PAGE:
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AP: DEA appeared to intervene after off-duty shooting by agent

Andrea Breedlove, left, holds a high school portrait of her late son, Chase Brewer, with her husband and Brewer's step-father, Johnny Breedlove, in their home in the Carpenter community near Crystal Springs, Miss., Tuesday, Aug. 9, 2022. Brewer was shot and killed by U.S. Drug Enforcement Administration Agent Harold Duane Poole with his semiautomatic service rifle on April 27, 2021. Records obtained by The Associated Press raise new questions about how Poole avoided trial and whether DEA brass overreached to protect one of their own amid a flurry of misconduct cases. (AP Photo/Rogelio V. Solis)

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Jim Mustian’s investigation into a U.S. Drug Enforcement Administration agent’s deadly shooting of a mentally ill neighbor in Mississippi revealed new details raising questions about why the agent never faced trial on a murder charge — and the role played by DEA brass to quickly insert themselves into the case, blocking local authorities from talking to the agent.

For more than a year, Mustian has been collecting details of widespread corruption and misconduct in the DEA, compiling a spreadsheet of dozens of agents facing serious charges ranging from conspiracy with Colombian drug cartels to perjury and theft.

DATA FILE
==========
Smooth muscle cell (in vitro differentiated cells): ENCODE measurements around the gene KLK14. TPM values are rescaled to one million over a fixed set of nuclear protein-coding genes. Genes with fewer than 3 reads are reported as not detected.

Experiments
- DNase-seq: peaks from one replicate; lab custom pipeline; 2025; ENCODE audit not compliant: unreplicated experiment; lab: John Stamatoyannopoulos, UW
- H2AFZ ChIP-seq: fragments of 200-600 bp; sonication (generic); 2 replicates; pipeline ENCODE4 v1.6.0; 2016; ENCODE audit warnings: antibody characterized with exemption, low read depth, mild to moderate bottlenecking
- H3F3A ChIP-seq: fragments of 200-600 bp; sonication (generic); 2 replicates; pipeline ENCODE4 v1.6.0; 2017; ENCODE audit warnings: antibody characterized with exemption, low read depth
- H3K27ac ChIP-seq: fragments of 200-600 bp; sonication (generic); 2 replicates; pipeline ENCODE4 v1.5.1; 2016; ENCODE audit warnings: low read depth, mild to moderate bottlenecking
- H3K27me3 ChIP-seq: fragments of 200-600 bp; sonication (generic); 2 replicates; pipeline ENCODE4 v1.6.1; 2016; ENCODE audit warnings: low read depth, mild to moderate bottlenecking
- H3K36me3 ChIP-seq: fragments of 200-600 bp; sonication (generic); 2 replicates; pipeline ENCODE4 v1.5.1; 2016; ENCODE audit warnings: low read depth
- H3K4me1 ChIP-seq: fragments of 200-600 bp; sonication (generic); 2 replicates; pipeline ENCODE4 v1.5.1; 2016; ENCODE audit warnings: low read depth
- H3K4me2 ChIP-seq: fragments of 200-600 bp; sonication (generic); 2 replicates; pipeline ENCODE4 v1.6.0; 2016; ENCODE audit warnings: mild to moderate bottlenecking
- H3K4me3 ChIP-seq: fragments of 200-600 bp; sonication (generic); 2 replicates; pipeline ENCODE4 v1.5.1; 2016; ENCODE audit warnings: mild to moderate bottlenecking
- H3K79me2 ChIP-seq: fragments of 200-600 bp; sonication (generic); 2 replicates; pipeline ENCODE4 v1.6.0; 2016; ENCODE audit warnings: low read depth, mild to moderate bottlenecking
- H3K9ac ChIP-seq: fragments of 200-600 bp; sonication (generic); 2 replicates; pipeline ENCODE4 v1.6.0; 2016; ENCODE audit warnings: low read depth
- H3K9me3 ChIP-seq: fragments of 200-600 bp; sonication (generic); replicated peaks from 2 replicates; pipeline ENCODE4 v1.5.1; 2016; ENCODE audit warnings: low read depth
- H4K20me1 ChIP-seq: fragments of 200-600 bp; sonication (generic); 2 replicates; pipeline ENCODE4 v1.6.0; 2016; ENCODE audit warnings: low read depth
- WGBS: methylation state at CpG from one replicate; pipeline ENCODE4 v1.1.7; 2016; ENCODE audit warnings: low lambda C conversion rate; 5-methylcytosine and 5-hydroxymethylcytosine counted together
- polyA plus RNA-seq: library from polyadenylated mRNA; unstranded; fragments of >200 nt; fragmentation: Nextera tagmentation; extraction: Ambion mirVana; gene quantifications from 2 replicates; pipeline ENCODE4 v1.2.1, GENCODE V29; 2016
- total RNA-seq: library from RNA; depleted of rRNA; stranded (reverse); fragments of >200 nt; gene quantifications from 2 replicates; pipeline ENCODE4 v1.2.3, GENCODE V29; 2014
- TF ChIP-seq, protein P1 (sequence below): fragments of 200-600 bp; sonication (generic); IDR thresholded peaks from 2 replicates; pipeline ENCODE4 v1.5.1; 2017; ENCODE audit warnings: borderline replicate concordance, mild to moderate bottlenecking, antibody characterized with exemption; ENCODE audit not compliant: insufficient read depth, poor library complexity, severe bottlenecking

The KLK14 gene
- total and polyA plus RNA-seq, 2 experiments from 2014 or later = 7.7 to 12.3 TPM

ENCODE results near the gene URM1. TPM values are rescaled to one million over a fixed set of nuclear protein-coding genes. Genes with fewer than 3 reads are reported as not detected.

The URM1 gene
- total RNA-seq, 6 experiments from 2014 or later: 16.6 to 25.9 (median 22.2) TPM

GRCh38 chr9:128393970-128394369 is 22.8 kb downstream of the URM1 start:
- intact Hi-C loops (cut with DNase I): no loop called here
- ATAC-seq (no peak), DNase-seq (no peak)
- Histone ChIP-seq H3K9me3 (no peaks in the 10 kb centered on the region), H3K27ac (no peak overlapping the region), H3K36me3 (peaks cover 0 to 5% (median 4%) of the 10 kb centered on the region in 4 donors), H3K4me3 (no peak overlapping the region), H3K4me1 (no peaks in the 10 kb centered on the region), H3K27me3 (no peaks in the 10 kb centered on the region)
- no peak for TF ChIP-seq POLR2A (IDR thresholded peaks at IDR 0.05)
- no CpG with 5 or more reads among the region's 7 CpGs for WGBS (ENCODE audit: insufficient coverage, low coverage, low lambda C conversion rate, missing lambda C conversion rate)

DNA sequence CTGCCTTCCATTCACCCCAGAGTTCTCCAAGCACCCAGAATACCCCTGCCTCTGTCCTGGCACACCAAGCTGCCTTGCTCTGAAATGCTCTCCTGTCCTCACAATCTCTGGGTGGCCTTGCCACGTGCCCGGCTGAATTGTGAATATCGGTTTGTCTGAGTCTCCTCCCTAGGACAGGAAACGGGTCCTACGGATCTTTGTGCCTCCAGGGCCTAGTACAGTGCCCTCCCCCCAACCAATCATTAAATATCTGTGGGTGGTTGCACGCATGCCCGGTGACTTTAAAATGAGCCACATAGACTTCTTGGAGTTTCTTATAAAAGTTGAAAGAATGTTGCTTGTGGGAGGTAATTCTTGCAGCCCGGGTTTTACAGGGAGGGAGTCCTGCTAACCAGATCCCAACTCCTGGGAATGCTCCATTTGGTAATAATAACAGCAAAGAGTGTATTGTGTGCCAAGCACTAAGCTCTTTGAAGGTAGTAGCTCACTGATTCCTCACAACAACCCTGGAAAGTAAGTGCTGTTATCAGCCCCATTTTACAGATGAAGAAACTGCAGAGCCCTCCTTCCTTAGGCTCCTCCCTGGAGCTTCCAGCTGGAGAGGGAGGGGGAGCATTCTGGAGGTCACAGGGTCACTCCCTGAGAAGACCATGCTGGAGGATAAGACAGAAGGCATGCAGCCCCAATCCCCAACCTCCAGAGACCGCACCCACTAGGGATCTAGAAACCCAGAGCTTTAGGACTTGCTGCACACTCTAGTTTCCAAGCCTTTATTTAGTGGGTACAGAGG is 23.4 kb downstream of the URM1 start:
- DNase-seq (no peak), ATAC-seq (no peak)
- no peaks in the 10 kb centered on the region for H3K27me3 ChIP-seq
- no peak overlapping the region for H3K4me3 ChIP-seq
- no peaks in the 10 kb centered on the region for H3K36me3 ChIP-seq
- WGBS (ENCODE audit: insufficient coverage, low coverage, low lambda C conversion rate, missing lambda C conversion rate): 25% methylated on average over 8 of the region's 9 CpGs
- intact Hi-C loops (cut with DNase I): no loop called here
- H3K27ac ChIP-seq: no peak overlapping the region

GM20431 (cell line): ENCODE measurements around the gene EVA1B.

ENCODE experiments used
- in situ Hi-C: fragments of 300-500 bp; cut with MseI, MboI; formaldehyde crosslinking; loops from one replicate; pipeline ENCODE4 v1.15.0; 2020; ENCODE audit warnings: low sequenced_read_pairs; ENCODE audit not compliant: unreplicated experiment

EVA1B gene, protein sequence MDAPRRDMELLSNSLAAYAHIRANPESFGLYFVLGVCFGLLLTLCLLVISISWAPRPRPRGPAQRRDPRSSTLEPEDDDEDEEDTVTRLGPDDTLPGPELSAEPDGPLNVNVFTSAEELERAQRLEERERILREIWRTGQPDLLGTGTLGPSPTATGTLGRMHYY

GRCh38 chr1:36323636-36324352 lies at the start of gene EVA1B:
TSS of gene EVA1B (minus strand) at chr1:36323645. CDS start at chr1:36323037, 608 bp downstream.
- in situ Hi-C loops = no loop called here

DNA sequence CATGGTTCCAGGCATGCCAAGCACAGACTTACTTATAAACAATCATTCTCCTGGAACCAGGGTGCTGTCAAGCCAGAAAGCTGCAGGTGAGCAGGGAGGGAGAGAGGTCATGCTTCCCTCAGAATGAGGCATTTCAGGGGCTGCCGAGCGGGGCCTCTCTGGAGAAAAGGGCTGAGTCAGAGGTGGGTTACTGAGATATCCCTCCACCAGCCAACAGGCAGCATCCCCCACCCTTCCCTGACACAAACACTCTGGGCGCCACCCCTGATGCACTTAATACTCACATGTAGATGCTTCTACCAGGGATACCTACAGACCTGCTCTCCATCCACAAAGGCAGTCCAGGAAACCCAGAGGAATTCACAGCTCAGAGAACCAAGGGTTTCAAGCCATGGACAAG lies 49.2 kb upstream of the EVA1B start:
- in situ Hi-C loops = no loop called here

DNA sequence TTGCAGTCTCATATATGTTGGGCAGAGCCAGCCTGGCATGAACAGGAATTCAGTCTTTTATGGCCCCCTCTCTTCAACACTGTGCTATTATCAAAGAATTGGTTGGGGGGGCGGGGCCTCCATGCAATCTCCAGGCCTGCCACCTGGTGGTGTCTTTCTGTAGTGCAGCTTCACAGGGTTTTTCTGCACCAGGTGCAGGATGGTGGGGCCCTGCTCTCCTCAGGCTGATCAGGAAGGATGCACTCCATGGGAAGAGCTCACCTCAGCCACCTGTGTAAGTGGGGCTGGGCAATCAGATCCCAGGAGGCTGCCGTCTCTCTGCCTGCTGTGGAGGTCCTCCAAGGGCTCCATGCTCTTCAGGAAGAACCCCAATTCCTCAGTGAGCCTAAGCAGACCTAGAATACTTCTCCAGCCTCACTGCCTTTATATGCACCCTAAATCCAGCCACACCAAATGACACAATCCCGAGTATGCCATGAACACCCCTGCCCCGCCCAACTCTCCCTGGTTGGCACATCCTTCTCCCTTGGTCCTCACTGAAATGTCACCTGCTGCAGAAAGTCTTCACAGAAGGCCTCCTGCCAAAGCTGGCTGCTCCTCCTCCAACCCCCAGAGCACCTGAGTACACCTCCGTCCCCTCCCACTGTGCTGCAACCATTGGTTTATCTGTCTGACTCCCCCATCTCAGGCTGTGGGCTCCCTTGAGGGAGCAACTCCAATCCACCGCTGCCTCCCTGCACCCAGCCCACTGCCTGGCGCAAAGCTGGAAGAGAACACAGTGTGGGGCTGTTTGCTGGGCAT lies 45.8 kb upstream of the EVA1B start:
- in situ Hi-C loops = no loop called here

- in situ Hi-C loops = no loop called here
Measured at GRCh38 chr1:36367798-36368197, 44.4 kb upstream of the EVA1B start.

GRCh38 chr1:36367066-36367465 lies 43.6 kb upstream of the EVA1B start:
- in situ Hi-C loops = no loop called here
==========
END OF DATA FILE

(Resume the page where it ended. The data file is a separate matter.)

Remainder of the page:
But the Mississippi case called out for separate investigation because of its unusual circumstances and the extensive efforts by the agency to protect their officer.

Mustian exclusively obtained hundreds of pages of investigative documents and transcripts, and spent days on the ground in Mississippi interviewing people with knowledge of the case for a story that raised serious questions why Agent Harold Duane Poole never faced trial and has now quietly returned to work as a supervisor in the DEA’s Jackson office.

Poole had called the local sheriff’s office on a warm spring night last year to report his neighbor was trespassing on his expansive property, “out of his mind” and threatening to kill him with a rock. But before deputies could arrive, Poole used his semiautomatic service rifle to fatally shoot the man.

Mustian’s review of the documents showed that the evidence was inconsistent with Poole’s claim of self defense, leading deputies to be skeptical.

His reporting also found DEA officials going to great lengths to participate in the off-duty case from the start,with one supervisory agent even declaring himself “in charge” of the crime scene and citing an unspecified policy to block local authorities from interviewing the agent for at least 48 hours.

Mustian even obtained a recording of the local sheriff telling the slain man’s family he had charged the agent with murder even though the DEA “tried everything they could to get us not to charge him.

The only previous reporting had been a local TV news brief on the initial arrest. Mustian uncovered a remarkable level of level of detail despite no comment from the DEA,local prosecutors or the agent himself. But it may not be the last word — the case is now the subject of a federal Justice Department investigation.

Mustian’s story,accompanied by Rogelio Solis’ photos, scored strong play and emerged with AP’s highest reader engagement score of the week.

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